We need to talk about failureship.

Reading these failureship blogs, you may be mistaken into thinking that I am critical of individual leaders. The very name “Failureship” is deliberately provocative by design. The purpose of these blogs is to draw attention to the fact that individuals in a failureship role in a failure culture are actually part of a behaviour-plex where their behaviour and the behaviour of others form reinforcing (negative) feedback loops. These behaviours have been established over decades of stable market conditions, often learnt from successful leaders in a different time. Leaders are keen to introduce beneficial change to their organisations but they are unaware of how their own behaviour undermines their own best intentions. Without an awareness of failureship, leaders will continue to trip over their own shoelaces and fail to introduce change.

Photo by Shelbey Fordyce on Unsplash

Leadership is hard, and it is particularly hard for the current generation of leaders. We are experiencing a period of massive change in all aspects of life. Most of our leaders grew up in a period of relative stability and learned how to be a leader from those around them, people who were successful and effective. The behaviours that lead to success in the past no longer lead to success in the present.

These blog posts share my observations so that we can start a conversation about leadership and failureship. Fundamentally changing the culture of an organisation requires leaders to do new things, and as importantly, they need to understand that they need to change their behaviour, and put a stop to doing some of the things they do and put a stop to things that others do. A conversation needs to take place with those leaders who are “doing it”, leaders need to share stories with each other so that we can build a new approach to leadership and cultural change. Leaders are desperate for help which is evidenced by the fact that they are buying snake oil by the gallon from the “Communities of Solutions”, believing that training and certification in pre-packaged context free solutions will do the hard work for them.

As Mark Gillett noted, these posts are ethnographic studies of organisations. They are ethnographic studies of organisations performed by someone who is not trained in ethnography, probably more like the observations that a tourist might make when visiting a foreign or different culture. They are observations that have been filtered through my own understanding of reality and as such they should not be considered as fact and instead as an initial hypothesis that point towards more experimentation. The hypothesis about the behaviour of individuals in an organisation is as advanced as the belief that day and night are caused by a scarab beetle pushing the god Ra across the sky to light the land.

At the NYC Complexity Lounge I was asked to name names, to call out members of the failureship who engaged in behaviour that leads to a failure culture. I said that whilst I was happy to call out the names of leaders in “risk managed” cultures, I would only call out the behaviours observed in a failureship but not the names of the individuals. The goal is not to punish people but rather to learn about leadership so that we can create better organisations. This will be one of the principles of the discussion, there will be no naming and shaming, of either individuals or organisations.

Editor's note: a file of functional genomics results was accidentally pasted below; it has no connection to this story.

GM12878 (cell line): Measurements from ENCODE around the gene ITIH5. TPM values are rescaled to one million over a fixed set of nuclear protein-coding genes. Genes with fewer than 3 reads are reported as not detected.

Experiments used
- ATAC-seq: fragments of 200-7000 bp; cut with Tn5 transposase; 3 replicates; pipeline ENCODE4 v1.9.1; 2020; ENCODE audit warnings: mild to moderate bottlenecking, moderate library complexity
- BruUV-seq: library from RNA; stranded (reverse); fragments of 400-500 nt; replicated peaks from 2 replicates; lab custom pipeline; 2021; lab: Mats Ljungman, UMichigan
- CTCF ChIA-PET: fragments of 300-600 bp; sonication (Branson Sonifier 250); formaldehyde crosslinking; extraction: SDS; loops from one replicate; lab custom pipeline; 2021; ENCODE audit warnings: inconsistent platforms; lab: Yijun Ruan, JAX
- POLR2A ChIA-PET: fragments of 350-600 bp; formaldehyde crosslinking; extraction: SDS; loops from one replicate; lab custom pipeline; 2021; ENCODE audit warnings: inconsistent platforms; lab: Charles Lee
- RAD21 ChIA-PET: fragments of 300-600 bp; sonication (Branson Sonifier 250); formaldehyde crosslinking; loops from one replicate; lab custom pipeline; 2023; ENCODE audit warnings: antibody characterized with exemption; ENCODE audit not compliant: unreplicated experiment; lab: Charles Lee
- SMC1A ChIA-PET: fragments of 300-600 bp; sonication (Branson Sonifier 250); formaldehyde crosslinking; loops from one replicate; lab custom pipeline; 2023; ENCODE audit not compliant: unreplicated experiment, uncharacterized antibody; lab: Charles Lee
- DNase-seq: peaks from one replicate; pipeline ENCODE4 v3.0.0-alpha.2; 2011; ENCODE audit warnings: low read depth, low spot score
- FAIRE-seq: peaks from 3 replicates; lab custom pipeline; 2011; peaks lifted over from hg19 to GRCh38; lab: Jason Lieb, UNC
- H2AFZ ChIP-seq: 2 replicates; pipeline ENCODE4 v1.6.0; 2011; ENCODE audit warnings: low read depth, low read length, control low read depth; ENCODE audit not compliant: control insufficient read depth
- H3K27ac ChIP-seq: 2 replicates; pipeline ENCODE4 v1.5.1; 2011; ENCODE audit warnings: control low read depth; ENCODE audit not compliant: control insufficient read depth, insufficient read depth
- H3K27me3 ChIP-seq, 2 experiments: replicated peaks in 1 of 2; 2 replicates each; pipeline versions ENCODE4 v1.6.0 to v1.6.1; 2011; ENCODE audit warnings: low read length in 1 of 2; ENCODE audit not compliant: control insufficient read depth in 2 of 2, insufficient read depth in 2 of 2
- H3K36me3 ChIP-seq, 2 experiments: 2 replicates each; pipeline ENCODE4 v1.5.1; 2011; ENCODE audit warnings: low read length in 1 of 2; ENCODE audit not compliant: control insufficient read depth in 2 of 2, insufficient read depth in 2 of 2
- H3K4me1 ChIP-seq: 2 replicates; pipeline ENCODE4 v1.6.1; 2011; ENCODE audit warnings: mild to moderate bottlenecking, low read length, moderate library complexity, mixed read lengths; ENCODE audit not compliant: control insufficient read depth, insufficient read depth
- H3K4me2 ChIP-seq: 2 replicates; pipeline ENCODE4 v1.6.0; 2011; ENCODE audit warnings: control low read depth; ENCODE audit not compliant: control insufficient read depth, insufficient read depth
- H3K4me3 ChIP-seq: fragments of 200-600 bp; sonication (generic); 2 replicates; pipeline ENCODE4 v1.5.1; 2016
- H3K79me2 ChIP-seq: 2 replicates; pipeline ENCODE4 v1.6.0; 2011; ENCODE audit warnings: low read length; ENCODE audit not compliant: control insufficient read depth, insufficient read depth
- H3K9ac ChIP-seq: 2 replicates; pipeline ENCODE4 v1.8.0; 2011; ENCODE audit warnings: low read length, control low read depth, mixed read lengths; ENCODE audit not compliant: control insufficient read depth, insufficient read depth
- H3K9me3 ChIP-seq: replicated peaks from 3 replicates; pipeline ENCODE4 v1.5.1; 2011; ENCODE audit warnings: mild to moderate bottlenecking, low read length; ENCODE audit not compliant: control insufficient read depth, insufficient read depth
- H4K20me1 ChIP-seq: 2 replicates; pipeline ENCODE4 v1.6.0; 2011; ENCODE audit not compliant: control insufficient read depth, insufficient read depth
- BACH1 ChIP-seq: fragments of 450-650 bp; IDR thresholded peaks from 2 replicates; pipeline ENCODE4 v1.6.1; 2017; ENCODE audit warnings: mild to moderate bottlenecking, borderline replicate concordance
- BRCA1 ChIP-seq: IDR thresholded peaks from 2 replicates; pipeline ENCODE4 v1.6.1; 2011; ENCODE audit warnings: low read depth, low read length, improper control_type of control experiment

The thought leaders, consultants and trainers who are selling leadership and certification need to step back and give leaders the chance to work out some stuff for themselves. In my experience consultants and trainers selling leadership solutions have little or no empathy or understanding for the real challenges that leaders face. They are firmly in the community of solutions and have no understanding or interest in the real needs of leaders. I recently spoke to a transformation lead and told them of my frustration at taking a year to onboard a new consultancy into a large organisation. They told me they had experienced the same problem. So whilst consultants are selling “Scaled Agile”, “Holocracy”, “Sociocracy”, “Teal Organisations”, “Complexity”, and mainly “themselves”, those leaders engaged in making real transformation happen could really use some help on-boarding consultancies that can provide high quality, cheap, developers.

The Conversation

If you are interested in joining the conversation, please reach out to me on e:mail. If you do not know my e:mail, contact me on twitter ( @papachrismatts ) or linkedin. Alternatively leave a comment either here or linkedin with details of how I can find you. I will send an e:mail to all that are interested so that we can choose the best venue for the conversation. Please note that any thought leader or community of solution attempt to sell solutions ( including themselves ) will result in removal from the conversation.

I look forward to hearing from you.

In the mean time, here are some of the posts to date:

  1. Seeing culture
  2. Presentation at Lean Agile Scotland on “Seeing Culture”
  3. Presentation at Lean Agile Scotland on “Community of Needs & Community of Solutions”
  4. Introducing failureship, the dark twin of leadership
  5. Failure cultures reward failure
  6. aacennprrsty and the failureship
  7. Step away from the office and join the team
  8. Failureship and expensive low cost people
  9. The failureship and turkeys voting for Christmas

More posts on failure culture and failureship will follow…

About theitriskmanager

Currently an “engineering performance coach” because “transformation” and “Agile” are now toxic. In the past, “Transformation lead”, “Agile Coach”, “Programme Manager”, “Project Manager”, “Business Analyst”, and “Developer”. Did some stuff with the Agile Community. Put the “Given” into “Given-When-Then”. Discovered “Real Options” View all posts by theitriskmanager

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